In this free resource, made available by Covenant Theological Seminary, the director of MNA’s Special Needs Ministries offers firsthand experience, practical resources, and creative ideas for helping the church be more effective at ministering to and alongside of those touched by disability. Click here to view this valuable resource Since May 2007, Stephanie O. Hubach …
Guest Post by Matthew Arguin, Assistant Curate-Coordinator of Outreach and Evangelism at Bishop Cronyn Memorial Church, Diocese of Huron, Anglican Church of Canada. This post was originally the content of a sermon Matthew delivered on August 25, 2013. Old Testament: Jeremiah 1:4-10 New Testament: Luke 13:10-17 Now the word of the Lord came to me saying, ‘Before I formed you in …
L’Arche Canada recently posted Jean Vanier’s message to the North American Interfaith Network from August 10th, 2013. In this video, Jean reflects on personhood and the importance of interfaith dialogue. Similar to the emphasis of the Summer Institute on Theology and Disability, he stresses that the purpose of coming together is not to dilute one’s own religious beliefs but rather to love/deepen our own religious beliefs while growing in love and respect for one another.
Written by Dr Rod Thompson, Principal of Laidlaw College, NZ
Originally posted at the Laidlaw College site here. Thank you to the college for permission to re-post.
You can find more information about the Theology, Disability, and the People of God conference that was held at Carey Baptist College here.
One of the best conferences I have been to in my life took place at Carey Baptist College from 1-3 July. It was the Theology, Disability and the People of God Conference, co-hosted by Laidlaw and Carey Baptist Colleges, with special guests Professor John Swinton (from the University of Aberdeen in Scotland) and Professor Amos Yong (from Regent University in the USA) as key-note speakers. About 120 people attended each day.
Most conferences are stimulating intellectually, however this gathering was also moving emotionally and deeply challenging as we asked questions about the practices of churches and other communities – including Colleges – that cause people to sense that they belong within that community. What does it mean to belong in a community? John Swinton argued that we know we belong in a community if, when we are absent, we are missed. To be missed. To have a place in the minds and hearts of others in the community. This is more than inclusion. This is belonging.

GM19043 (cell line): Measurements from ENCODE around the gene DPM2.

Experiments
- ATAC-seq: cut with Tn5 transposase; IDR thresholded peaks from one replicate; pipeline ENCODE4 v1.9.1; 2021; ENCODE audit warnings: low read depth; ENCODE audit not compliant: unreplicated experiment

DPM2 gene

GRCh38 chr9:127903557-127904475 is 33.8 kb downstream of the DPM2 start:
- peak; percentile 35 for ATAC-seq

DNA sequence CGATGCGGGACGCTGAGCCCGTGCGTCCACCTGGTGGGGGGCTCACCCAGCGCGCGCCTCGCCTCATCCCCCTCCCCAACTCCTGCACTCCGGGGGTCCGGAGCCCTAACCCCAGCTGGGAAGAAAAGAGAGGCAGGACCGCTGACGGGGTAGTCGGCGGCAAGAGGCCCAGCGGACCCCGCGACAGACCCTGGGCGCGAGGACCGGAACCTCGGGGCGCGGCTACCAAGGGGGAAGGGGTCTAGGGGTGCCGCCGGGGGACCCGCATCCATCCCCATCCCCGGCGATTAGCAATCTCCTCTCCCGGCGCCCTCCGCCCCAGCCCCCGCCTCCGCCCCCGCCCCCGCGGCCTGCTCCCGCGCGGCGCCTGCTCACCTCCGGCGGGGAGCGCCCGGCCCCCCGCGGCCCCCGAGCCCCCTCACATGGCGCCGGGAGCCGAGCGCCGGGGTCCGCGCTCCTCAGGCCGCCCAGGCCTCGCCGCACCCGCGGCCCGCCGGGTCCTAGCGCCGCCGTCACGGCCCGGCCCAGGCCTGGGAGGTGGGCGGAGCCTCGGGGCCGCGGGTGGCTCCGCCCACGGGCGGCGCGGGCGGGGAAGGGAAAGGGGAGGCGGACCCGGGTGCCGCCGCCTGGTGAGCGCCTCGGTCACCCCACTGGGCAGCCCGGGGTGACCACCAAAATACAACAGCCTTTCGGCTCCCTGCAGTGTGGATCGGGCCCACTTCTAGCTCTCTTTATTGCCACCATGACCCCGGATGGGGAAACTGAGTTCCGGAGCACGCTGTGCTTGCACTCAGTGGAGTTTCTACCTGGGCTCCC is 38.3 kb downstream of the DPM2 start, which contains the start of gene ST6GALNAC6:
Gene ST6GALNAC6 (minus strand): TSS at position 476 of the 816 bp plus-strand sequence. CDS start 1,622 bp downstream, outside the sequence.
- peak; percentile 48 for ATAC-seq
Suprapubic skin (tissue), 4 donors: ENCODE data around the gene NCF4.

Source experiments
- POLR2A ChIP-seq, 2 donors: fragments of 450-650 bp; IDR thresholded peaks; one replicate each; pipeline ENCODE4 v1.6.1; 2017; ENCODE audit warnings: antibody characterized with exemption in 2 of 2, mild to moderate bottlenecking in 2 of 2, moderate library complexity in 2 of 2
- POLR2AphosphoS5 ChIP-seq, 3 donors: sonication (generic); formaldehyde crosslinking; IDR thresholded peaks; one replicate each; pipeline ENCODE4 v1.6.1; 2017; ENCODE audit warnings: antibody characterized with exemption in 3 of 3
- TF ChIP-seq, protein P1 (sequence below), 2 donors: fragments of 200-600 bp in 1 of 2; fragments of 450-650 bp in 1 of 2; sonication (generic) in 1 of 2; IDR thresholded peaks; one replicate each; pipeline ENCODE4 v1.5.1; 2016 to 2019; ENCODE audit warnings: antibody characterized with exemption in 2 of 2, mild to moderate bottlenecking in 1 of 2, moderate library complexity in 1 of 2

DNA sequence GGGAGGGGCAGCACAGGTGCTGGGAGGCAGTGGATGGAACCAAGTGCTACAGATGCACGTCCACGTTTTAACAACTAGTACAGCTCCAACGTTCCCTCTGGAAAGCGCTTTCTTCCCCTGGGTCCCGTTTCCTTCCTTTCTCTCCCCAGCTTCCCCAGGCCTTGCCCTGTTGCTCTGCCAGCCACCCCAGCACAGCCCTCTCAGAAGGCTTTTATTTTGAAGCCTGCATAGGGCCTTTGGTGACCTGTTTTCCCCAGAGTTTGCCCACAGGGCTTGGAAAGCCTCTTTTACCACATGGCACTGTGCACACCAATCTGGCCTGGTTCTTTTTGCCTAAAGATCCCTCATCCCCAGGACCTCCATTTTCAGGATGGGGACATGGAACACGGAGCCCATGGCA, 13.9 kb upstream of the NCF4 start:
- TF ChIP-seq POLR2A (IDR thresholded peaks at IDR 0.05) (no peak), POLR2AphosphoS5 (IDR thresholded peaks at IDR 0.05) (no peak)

A number of us from the Laidlaw College community participated in the conference. Papers were presented by myself and other members of Laidlaw’s community. And we were privileged to mingle and speak with many working within the disability sector throughout the conference.
John Swinton has recently written a book entitled Dementia: Living in the Memories of God, in which he explores what it means to be human, particularly in light of debilitating loss of memory and identity, such as seems to occur for those who have dementia. Swinton’s book is wonderful and I highly recommend it to you.
To see what John has to say about dementia, ageing, identity and friendship click on the video below.
Laidlaw College Principal, Rod Thompson and Pentecostal Theologian, Amos Yong met for a video interview after the Theology, Disability and People of God Conference held at Carey Baptist College in July in New Zealand where Amos was one of the keynote speakers. As well as reflecting on the highlights of the conference, they discussed Pentecostal Theology, its challenges and the uniqueness of its tradition.
Much of the conversation relates to Pentecostal experience and theology, but for the part of the conversation specifically related to healing and curing watch from 9:10 to 12:33 in the video, and for a fascinating exploration of embodied ways of knowing and “knowledge of the heart” watch from 19:42 to 22:42.
If you can’t see the video below, click here to watch it.
The Summer Institute on Theology and Disability was an educational and inspiring time to connect with others interested and invested in the intersection of theology and disability. One of the highlights was meeting with the Canadian contingent that attended this conference and forming an ad hoc network of people doing great things across the province …
This is the space, the home, the dwelling that we share and fortunately it is a place of belonging vast enough for us all. When we encounter weakness or difference in others, it cuts ‘too close to home’ because we recognize our own weakness and self-stigmatization that we try to submerge. Ultimately, refusing the Other is not about the ‘strangeness’ of the Other but about the strangeness of ourselves to ourselves that rejects the Other. …
1 Corinthians 12: 12-26 Paul writes to the Corinthians that our unique gifts, especially the gifts of those that appear to be weaker, are indispensableto the healthy functioning of the Body of Christ: “The eye cannot say to the hand, ‘I don’t need you!’ And the head cannot say to the feet, ‘I don’t need …